Supporting the Arts in Western Massachusetts and Beyond

June 5, 2018

REVIEW: TheaterWorks, The Invisible Hand

TheaterWorks, Hartford, CT
through June 23, 2018
by Jarice Hanson

“The Invisible Hand” is a bone-chilling, powerful drama that shocks and surprises at every twist and turn of the plot. Artfully written by Ayad Akhtar, 2013 Pulitzer Prize winning playwright of “Disgraced,” the play is set in a prison in Pakistan after Nick Bright (Eric Bryant), a low-level investment banker is kidnapped by mistake. The three captors we meet intended to abduct Nick’s boss, but now have to figure out how to use Nick to raise ten million dollars in ransom money.

We meet Dar (Anand Bhatt), a low-level guard who appears to have a gentle soul. Imam Saleem (Rajesh Bose) is the boss who strikes a deal with Nick to raise the ransom by doing what he does best—speculate in global currency. Bashir (Fajer Kaisi) is a British-born Pakistani who studies global markets and debates power with Nick. What is so fascinating about each of these characters is that each is motivated to do what they do for different reasons, and each changes in very unexpected ways. All four actors communicate with precision and passion, and watching the tension they create on stage truly insights the audience’s senses as we see the boiling pot that is the playwright’s story start to bubble.  This is socially-conscious entertainment at its best.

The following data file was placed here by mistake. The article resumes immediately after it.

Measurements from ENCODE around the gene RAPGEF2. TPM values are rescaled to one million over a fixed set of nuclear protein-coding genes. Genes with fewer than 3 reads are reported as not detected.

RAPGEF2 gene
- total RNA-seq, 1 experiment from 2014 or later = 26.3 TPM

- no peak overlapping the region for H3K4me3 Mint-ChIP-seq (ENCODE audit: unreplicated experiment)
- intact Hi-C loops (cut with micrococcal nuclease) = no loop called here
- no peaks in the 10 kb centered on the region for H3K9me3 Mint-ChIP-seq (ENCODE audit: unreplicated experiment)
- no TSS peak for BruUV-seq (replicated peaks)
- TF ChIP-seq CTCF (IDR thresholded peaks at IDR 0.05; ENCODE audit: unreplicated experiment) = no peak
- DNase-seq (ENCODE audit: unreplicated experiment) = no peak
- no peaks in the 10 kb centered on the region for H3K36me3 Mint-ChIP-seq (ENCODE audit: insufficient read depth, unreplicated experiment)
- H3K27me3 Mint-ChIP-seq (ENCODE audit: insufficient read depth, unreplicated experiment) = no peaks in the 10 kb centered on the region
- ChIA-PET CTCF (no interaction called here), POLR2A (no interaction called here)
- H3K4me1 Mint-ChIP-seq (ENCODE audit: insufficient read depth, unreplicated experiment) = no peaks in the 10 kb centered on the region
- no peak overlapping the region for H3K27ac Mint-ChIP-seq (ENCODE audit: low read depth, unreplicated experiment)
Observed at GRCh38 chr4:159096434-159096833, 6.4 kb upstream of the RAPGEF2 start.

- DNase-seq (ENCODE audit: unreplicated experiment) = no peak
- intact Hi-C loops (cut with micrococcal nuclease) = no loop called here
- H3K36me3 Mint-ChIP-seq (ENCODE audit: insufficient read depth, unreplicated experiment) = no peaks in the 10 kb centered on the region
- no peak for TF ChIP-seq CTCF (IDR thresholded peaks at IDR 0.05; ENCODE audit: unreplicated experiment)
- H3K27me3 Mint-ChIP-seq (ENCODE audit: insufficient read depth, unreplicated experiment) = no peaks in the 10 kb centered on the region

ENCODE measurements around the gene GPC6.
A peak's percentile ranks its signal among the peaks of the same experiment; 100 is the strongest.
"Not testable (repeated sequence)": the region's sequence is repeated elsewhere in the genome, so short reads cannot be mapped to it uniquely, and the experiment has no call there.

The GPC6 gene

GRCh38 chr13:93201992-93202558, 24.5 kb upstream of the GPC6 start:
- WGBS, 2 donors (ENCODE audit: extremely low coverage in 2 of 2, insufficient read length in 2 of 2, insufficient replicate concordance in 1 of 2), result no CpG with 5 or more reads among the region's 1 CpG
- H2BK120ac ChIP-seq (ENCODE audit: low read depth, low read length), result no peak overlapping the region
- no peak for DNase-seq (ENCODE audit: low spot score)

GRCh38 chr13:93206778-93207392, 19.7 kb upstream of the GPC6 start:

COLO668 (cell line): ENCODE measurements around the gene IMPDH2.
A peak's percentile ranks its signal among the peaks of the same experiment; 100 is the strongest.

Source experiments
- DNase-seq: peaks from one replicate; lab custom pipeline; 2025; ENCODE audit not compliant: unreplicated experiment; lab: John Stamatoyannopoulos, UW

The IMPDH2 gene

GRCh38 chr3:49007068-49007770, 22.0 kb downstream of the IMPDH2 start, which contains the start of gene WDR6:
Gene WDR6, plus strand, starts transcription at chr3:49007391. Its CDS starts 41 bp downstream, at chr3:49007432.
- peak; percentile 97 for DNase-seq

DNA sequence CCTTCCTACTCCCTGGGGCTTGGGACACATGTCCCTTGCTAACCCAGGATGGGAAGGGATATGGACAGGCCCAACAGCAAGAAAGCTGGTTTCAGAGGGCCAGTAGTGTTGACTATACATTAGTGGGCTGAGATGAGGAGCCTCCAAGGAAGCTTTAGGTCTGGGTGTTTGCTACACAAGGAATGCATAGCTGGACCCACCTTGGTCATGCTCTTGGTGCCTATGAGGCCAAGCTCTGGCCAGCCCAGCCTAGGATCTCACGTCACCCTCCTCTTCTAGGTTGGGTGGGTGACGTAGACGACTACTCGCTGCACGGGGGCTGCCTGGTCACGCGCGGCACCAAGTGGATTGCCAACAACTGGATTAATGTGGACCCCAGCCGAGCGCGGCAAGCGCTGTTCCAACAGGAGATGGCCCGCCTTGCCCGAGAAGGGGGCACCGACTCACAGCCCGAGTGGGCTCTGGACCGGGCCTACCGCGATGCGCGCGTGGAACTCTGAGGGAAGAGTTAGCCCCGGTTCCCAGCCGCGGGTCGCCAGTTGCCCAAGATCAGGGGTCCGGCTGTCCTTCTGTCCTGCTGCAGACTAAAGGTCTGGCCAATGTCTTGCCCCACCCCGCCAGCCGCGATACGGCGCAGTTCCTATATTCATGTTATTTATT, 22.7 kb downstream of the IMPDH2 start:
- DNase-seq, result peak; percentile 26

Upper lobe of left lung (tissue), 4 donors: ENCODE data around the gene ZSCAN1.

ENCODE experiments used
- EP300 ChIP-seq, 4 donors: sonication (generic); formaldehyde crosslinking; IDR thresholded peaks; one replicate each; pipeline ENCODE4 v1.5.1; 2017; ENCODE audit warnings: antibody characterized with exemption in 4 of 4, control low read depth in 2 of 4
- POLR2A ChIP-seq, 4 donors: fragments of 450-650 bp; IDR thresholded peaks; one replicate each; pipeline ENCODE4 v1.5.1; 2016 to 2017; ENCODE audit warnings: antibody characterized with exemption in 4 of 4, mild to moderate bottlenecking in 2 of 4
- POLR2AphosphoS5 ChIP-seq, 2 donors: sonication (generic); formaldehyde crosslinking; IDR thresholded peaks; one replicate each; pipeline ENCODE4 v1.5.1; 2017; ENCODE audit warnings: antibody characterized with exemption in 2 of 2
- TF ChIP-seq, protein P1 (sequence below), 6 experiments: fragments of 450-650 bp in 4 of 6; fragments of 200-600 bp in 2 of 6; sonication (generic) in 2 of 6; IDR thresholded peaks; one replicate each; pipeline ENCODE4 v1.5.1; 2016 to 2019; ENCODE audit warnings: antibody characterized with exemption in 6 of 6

You might expect that this play has both political and ideological themes, but these are only backdrops for what happens as these characters work against our assumptions. The result is that this play is much more about greed, corruption, morality, and human desire. Director David Kennedy understands how to build tension with extraordinarily controlled pacing, claustrophobic set designed by Kristen Robinson, and effective lighting by Matthew Richards.

This play was presented last year at the Westport Country Playhouse where it won the Connecticut Critics Circle Award for Outstanding Production, Outstanding Director, and, for Bryant’s performance, Outstanding Actor. Ayad Akhtar’s most recent Broadway play, “Junk” has been nominated for two Tony Awards, including Best New Play. This American-born playwright, actor, and award-winning book author is someone to watch. I intend to start following his career and can’t wait to see how he continues to create such intelligent work about global capitalism, human desire, and the lengths people will go to for power.